I wasn’t too sure how I would deal with reading ‘Repeat It Today With Tears’ by Anne Peile when I found out that the main plot of the story would be incest. Something about the very idea of it made me feel rather uncomfortable before even opening the first page. It’s odd I had this reaction because I am the first to say that I do think that reading shouldn’t always be a comfortable experience and so bearing that in mind I opened the pages and started it. I am glad that I risked the subject matter because, whilst uncomfortable, Anne Peile’s debut novel is very accomplished and holds much promise for her future works.
Susanna, the main protagonist of ‘Repeat It Today With Tears’, is a rather quiet and subdued young woman. Growing up with an overbearing mother, rebellious sister who her grandmother much prefers over Susanna and lets her know as much, the one thing missing from her life is her father who we learn left when Susanna was very young. What starts off as general inquisitiveness soon becomes an obsession that leads to a rather dark opening of the book from the first line. “The first time I kissed my father on the mouth it was the Easter holiday.” From the very start we know we are in rather unchartered territory and from here on Anne Peile takes us on a rather a dark journey of Susanna from that point, whilst also taking us through her past.
I am sure many people will be put off the book, as I admit I was a little, from the subject this book brings up. Yet I have to say Anne Peile writes fantastically and really gets into the mindset of her leading character. In many ways it makes the story all the darker that a girl who you start of thinking is rather innocent and lost becomes more and more deceitful and manipulative as the book goes on, for her father has no clue that the woman he is having an affair with, behind his wife Olive’s back, is his own flesh and blood. You know from the very start of the book this is dark territory and as the book goes on things get worse and worse.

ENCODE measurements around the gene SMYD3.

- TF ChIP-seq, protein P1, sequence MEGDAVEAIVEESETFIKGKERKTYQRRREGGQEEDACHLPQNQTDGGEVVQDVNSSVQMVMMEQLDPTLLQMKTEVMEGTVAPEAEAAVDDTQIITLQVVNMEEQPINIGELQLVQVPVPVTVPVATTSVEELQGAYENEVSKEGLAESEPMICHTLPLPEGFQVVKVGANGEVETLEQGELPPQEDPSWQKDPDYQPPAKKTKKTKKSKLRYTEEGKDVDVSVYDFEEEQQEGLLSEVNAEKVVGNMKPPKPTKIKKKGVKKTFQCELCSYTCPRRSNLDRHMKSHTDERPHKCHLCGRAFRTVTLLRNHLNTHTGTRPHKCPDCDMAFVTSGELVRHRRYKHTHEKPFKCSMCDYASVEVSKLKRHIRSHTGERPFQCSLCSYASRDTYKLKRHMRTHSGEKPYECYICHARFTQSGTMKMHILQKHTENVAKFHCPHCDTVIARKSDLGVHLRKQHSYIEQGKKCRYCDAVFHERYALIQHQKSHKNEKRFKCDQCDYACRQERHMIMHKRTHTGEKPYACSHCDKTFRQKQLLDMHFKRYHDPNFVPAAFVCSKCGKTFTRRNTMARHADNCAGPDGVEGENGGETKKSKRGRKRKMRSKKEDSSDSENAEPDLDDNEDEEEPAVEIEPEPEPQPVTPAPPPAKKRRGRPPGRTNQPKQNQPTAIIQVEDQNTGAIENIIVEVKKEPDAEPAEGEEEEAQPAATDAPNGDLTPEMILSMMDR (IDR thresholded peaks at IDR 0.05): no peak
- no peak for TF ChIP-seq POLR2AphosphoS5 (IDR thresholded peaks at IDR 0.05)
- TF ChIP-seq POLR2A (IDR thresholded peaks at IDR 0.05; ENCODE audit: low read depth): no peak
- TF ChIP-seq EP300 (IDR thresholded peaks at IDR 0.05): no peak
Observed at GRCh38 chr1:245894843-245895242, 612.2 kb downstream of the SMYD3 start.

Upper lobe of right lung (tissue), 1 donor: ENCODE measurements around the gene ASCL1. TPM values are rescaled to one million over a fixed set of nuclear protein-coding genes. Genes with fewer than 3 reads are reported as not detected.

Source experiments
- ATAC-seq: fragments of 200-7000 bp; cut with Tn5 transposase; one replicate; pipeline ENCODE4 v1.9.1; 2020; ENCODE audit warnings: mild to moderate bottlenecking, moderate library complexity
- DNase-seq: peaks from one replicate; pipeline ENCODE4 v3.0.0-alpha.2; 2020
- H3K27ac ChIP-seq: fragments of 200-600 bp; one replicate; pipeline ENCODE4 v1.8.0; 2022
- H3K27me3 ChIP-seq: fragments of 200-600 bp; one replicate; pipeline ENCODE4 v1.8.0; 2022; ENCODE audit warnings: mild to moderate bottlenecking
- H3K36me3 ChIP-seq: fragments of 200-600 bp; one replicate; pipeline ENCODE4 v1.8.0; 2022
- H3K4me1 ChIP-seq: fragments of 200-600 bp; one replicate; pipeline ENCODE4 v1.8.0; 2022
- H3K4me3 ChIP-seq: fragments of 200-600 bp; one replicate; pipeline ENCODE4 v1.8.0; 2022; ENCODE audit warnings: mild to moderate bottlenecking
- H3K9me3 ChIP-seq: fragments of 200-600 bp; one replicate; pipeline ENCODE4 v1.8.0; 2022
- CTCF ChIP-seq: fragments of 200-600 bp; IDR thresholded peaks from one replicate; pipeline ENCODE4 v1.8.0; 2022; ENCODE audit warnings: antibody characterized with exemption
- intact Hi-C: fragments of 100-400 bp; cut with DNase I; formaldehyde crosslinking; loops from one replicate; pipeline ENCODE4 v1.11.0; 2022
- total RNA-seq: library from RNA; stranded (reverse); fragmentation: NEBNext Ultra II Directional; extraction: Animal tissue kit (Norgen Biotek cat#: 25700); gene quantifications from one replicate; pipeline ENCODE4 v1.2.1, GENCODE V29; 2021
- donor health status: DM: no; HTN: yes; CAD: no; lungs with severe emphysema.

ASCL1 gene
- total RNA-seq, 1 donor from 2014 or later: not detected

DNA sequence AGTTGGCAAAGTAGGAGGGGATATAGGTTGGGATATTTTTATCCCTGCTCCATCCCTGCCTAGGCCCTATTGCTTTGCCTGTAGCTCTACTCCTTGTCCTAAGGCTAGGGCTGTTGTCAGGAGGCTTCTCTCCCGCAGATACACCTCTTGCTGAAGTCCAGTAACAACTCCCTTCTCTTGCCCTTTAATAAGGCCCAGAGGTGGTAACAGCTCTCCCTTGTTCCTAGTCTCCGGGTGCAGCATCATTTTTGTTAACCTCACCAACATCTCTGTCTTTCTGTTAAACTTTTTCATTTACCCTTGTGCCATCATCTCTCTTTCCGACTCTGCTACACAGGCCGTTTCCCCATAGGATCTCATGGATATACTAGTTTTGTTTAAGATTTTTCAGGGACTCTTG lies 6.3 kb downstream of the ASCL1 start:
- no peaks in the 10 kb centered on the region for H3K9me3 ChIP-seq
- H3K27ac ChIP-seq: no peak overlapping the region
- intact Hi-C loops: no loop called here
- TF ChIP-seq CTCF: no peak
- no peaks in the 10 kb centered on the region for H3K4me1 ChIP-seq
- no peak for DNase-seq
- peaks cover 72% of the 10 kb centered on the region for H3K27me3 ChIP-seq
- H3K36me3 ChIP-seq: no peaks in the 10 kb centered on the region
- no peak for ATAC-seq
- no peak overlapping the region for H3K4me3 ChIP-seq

Despite its generally dark tone there is, interestingly enough, also great humour in this book. The people that Susanna meets once she starts to work in 1970’s Chelsea are a mixed bunch of ‘free loving’ spirits, and the women in her home territory of Clapham and the gossip and foul mouthed tittle-tattle they come out with is hilarious. It nicely adds a sense of place and atmosphere in the book, whilst breaking up the darkness with some light and often saucy blunt relief.
‘Here it comes.’ The bench women were nodding at a younger woman who was entering, pulling her wash behind her in a basket on wheels. Her heels tapped on the mosaic and her newly dressed hair was swept back and lacquered into curls. She eyed the seated women critically for a moment and then said to one, ‘Blimey, close your legs, girl, your meats smelling.’
The other women guffawed and the superintendent clicked her tongue in disapproval.
Alison said, ‘They’re such dirty old bags in here, they make me sick. Come on, lets go and tap the phone instead while the wash is doing.’
‘Repeat It Today With Tears’ is a dark and tightly woven ‘coming of age’ tale with a huge twist and one that could lose it some of the audience that I think it deserves. It’s also a very hard book to write about because its short and not knowing what’s coming makes the pay off all the greater. It’s not always comfortable, it gets pretty bleak, and yet it’s written in such a way that you find yourself turning the pages, often despite yourself, up until the final word. It’s a very accomplished debut novel, with one of the best first narrative voices I have read for some time – even if she is a bit bonkers and rather unreliable, that I would recommend people give a try… just brace yourself a little first. 8.5/10
This book was kindly sent by the publisher.
The Orange long list is proving most fruitful (do you see what I did there) in pushing forward books that I would not necessarily have rushed to read. It’s also making me ask a lot of questions about my own reading habits and attitudes. Have you ever been put off by a book because of its subject matter, and if so which one? Has anyone else given ‘Repeat It Today With Tears’ a go, what did you think? Anyone now tempted on reading it at some point?